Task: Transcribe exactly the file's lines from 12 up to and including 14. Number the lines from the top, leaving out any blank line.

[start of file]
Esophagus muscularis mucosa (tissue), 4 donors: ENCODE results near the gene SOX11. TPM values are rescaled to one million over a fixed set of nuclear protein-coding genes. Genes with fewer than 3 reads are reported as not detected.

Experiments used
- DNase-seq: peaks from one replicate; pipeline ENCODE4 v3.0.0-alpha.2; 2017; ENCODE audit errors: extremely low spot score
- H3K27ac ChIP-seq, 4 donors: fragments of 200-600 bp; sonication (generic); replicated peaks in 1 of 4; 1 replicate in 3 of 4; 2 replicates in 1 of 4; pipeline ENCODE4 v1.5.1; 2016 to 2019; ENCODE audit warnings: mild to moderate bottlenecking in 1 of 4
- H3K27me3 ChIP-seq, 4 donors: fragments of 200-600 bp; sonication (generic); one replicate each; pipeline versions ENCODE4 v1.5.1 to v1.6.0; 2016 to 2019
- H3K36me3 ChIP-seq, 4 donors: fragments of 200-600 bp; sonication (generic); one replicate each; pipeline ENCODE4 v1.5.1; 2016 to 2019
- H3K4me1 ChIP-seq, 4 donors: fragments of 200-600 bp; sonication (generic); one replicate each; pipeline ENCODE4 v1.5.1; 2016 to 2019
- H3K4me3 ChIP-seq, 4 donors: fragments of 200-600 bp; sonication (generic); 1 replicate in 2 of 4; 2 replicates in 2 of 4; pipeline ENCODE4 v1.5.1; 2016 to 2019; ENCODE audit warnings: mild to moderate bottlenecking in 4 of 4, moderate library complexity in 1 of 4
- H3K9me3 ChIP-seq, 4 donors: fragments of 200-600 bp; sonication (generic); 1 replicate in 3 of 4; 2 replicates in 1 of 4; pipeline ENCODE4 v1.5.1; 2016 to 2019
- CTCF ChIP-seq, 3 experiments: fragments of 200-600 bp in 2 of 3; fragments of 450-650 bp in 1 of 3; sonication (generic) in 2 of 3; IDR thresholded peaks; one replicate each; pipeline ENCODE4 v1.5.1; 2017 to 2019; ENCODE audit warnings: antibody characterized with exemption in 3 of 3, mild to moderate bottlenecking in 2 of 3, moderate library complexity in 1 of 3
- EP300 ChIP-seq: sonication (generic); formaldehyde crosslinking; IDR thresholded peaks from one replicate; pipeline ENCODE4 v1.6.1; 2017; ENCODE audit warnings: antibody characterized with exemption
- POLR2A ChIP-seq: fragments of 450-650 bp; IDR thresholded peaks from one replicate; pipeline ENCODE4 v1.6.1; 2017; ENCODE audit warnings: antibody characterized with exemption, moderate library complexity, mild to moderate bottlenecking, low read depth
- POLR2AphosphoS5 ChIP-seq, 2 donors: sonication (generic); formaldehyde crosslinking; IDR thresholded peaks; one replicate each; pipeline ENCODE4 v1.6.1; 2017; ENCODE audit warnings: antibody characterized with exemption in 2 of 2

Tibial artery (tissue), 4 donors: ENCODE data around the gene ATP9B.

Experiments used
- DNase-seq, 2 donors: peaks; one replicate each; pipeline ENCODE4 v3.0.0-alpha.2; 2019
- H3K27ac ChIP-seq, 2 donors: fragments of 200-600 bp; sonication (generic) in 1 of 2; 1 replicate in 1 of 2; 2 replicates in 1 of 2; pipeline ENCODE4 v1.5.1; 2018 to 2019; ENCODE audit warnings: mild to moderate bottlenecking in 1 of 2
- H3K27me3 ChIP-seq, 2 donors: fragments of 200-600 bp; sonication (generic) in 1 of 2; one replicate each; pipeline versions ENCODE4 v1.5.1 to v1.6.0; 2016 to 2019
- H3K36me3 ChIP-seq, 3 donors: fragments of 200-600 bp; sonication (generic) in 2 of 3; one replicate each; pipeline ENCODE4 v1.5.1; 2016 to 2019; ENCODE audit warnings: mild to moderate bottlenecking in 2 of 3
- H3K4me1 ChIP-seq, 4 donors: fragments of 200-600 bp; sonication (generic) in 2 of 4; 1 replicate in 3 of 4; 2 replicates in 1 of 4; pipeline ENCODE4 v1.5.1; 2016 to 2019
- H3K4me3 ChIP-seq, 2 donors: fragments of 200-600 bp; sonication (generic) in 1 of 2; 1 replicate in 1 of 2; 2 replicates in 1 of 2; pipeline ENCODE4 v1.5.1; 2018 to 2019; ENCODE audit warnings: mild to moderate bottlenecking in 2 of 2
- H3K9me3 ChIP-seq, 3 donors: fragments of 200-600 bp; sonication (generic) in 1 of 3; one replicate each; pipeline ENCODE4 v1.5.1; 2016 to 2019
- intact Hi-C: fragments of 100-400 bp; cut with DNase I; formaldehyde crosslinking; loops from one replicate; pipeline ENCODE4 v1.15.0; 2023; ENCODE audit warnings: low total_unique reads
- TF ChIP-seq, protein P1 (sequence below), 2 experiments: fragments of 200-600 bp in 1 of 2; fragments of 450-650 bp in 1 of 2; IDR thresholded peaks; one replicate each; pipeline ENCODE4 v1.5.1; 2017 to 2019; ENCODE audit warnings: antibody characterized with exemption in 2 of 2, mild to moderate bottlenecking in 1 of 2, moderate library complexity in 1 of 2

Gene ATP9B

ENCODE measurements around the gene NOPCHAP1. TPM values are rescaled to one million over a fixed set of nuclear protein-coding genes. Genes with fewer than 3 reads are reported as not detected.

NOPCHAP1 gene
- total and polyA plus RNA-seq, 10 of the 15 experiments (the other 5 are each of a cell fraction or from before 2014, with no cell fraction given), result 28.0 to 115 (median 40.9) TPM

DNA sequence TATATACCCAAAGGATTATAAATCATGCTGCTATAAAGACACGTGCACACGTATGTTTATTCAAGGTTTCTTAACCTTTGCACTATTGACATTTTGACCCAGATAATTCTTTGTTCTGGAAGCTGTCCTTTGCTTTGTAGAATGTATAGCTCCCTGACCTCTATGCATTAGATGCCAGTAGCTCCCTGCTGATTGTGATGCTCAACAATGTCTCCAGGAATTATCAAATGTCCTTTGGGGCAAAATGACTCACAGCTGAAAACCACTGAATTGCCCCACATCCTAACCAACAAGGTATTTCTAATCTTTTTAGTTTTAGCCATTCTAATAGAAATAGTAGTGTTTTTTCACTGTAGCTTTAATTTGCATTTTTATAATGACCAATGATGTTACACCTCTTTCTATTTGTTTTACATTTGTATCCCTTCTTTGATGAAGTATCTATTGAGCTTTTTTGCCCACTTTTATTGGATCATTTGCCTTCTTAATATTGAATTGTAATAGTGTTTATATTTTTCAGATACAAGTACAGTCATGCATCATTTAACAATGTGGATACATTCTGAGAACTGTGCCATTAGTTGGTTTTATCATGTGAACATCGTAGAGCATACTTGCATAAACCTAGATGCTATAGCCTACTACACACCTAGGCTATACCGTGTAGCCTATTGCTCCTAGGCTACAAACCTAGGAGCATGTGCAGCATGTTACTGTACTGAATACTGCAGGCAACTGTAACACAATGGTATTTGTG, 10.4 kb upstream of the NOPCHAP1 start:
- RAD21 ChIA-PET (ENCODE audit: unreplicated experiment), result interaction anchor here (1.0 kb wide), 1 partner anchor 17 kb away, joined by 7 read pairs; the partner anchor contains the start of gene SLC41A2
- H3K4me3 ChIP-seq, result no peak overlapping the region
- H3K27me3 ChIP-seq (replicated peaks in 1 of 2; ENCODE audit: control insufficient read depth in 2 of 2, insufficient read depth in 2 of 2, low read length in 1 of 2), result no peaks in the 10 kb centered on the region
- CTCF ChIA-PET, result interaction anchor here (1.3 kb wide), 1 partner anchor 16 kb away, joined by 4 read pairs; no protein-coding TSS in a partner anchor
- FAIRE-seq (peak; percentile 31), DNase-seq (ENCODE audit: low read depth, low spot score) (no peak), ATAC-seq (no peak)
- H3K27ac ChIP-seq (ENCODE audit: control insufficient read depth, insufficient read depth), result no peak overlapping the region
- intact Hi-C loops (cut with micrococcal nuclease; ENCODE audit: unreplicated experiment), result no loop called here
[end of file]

- POLR2A ChIP-seq: fragments of 450-650 bp; IDR thresholded peaks from one replicate; pipeline ENCODE4 v1.6.1; 2017; ENCODE audit warnings: antibody characterized with exemption, moderate library complexity, mild to moderate bottlenecking, low read depth
- POLR2AphosphoS5 ChIP-seq, 2 donors: sonication (generic); formaldehyde crosslinking; IDR thresholded peaks; one replicate each; pipeline ENCODE4 v1.6.1; 2017; ENCODE audit warnings: antibody characterized with exemption in 2 of 2

Tibial artery (tissue), 4 donors: ENCODE data around the gene ATP9B.